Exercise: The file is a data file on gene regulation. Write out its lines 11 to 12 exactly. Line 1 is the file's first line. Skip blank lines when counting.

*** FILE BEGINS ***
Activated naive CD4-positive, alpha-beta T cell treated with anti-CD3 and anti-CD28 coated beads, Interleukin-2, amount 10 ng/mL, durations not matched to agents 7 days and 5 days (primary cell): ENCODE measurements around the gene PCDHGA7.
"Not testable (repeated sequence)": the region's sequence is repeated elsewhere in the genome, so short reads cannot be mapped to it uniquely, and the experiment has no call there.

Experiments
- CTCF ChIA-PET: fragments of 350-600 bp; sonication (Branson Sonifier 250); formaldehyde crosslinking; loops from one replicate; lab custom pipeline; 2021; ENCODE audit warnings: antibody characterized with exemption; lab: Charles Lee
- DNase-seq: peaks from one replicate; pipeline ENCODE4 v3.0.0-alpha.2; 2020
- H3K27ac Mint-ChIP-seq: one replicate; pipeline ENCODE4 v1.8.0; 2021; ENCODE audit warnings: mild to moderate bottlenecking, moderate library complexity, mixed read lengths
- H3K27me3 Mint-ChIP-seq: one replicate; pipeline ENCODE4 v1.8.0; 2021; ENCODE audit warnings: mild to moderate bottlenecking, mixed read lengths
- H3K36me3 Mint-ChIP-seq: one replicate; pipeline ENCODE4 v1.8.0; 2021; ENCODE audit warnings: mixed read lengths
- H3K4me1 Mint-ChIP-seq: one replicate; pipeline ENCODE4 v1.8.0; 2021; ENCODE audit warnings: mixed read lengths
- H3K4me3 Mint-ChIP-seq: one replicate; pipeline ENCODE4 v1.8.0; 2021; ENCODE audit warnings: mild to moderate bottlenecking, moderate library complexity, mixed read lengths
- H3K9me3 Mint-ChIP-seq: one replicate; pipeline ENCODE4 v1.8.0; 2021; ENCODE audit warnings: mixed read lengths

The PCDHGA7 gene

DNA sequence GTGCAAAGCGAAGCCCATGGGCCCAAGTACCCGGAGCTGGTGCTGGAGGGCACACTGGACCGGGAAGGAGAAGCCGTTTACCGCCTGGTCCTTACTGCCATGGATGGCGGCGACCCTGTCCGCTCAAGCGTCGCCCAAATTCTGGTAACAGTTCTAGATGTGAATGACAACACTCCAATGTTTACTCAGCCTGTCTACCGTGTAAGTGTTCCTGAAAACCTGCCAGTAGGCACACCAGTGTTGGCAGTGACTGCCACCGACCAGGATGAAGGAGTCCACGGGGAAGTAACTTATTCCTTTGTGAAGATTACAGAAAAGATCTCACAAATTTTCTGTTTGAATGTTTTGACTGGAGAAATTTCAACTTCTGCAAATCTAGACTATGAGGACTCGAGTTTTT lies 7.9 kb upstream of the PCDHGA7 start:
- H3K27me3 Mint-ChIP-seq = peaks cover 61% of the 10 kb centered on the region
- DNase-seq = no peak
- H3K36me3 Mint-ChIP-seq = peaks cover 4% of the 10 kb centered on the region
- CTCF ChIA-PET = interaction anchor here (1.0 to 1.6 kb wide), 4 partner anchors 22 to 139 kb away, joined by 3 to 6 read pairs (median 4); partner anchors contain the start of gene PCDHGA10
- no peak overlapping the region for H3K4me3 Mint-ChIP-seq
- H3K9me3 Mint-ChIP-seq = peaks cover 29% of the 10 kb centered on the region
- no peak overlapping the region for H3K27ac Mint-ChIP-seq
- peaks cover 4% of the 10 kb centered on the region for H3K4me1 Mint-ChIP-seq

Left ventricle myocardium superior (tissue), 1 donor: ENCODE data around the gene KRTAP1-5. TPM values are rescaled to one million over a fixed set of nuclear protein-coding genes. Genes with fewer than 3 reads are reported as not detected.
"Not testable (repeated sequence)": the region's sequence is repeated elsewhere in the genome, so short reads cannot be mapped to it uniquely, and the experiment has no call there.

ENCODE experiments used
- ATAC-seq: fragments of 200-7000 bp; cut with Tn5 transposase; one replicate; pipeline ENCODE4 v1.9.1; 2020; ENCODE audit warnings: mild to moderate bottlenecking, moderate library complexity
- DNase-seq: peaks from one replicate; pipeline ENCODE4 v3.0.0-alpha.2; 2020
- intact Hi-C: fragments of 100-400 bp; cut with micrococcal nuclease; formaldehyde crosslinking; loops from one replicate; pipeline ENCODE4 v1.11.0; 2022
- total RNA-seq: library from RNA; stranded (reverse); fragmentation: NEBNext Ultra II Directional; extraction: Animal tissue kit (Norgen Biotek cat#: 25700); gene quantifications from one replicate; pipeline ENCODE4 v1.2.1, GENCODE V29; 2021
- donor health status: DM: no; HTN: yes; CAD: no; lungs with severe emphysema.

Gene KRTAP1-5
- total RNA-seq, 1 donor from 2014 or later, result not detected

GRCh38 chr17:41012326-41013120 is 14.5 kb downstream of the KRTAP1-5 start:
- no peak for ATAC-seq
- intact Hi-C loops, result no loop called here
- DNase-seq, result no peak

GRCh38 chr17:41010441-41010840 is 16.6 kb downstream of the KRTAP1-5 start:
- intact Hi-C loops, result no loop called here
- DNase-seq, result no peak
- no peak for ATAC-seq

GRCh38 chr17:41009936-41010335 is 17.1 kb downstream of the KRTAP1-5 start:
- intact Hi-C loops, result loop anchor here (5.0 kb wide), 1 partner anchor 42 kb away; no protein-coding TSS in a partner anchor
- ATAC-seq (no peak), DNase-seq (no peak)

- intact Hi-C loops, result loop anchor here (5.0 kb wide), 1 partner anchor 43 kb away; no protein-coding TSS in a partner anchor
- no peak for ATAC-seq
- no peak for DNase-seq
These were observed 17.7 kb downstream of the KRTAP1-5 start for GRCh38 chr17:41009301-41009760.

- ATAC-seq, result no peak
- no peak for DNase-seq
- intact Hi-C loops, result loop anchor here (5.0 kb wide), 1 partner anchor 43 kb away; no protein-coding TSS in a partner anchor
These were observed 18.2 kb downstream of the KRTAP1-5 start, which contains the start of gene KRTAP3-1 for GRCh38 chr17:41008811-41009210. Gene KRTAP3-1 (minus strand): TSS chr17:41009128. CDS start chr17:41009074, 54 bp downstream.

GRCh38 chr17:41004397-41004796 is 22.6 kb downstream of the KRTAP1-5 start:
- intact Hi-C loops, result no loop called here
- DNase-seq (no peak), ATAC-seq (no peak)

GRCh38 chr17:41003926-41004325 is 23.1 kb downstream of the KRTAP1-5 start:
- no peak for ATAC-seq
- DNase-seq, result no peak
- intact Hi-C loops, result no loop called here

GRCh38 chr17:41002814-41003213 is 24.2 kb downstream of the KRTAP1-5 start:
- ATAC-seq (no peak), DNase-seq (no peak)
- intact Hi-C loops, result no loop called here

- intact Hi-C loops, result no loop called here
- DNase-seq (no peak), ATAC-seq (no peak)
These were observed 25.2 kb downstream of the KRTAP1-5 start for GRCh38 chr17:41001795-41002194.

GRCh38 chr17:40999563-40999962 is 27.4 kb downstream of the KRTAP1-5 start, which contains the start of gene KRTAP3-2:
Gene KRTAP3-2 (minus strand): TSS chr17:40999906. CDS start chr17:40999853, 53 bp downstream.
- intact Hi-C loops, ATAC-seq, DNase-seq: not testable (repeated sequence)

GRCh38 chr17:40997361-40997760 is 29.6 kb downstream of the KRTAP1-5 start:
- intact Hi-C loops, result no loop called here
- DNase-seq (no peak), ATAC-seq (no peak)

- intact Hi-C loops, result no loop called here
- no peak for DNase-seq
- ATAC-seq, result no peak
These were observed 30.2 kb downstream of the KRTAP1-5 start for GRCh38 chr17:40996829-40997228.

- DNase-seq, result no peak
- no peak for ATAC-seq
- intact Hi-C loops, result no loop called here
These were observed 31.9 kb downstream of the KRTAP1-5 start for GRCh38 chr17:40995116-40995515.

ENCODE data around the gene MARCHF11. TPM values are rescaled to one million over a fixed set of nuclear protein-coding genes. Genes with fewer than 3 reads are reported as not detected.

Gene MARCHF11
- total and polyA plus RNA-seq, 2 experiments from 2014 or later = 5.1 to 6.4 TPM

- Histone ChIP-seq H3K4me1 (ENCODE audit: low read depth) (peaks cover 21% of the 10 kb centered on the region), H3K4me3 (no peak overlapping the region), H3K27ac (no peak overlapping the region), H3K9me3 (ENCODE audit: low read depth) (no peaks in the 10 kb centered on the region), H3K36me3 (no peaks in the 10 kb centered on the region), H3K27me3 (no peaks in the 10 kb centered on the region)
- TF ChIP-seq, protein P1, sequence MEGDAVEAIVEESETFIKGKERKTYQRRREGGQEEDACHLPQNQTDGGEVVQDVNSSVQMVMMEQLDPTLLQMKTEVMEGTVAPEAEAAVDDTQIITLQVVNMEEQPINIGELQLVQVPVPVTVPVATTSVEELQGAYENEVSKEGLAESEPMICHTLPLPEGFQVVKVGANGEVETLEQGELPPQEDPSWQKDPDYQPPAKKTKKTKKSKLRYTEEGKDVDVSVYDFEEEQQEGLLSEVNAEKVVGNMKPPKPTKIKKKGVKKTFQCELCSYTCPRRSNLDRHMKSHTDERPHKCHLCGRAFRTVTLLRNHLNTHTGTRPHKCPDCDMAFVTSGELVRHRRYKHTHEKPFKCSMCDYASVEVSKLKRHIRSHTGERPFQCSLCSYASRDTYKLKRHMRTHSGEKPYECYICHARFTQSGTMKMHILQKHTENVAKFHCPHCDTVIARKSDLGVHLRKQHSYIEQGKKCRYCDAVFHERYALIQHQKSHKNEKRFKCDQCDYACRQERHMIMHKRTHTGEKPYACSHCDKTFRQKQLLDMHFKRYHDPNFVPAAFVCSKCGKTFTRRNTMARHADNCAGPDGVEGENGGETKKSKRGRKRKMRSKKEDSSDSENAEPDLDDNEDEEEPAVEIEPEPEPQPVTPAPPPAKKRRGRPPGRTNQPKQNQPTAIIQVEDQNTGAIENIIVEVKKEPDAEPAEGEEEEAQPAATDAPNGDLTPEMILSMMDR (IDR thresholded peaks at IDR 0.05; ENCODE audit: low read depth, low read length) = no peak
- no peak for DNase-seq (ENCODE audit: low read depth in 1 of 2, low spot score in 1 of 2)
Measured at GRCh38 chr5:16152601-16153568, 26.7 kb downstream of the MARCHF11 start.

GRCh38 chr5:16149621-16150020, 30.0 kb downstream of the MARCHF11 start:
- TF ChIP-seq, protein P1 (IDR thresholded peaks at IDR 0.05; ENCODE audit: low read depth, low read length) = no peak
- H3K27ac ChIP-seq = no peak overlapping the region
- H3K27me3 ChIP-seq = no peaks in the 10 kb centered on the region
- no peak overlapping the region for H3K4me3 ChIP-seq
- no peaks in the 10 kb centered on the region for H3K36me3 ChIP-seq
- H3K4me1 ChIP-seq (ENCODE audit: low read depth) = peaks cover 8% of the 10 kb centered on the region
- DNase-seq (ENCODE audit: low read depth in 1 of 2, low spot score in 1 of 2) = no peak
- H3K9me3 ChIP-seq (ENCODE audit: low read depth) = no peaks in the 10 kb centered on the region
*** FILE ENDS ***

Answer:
- H3K9me3 Mint-ChIP-seq: one replicate; pipeline ENCODE4 v1.8.0; 2021; ENCODE audit warnings: mixed read lengths

The PCDHGA7 gene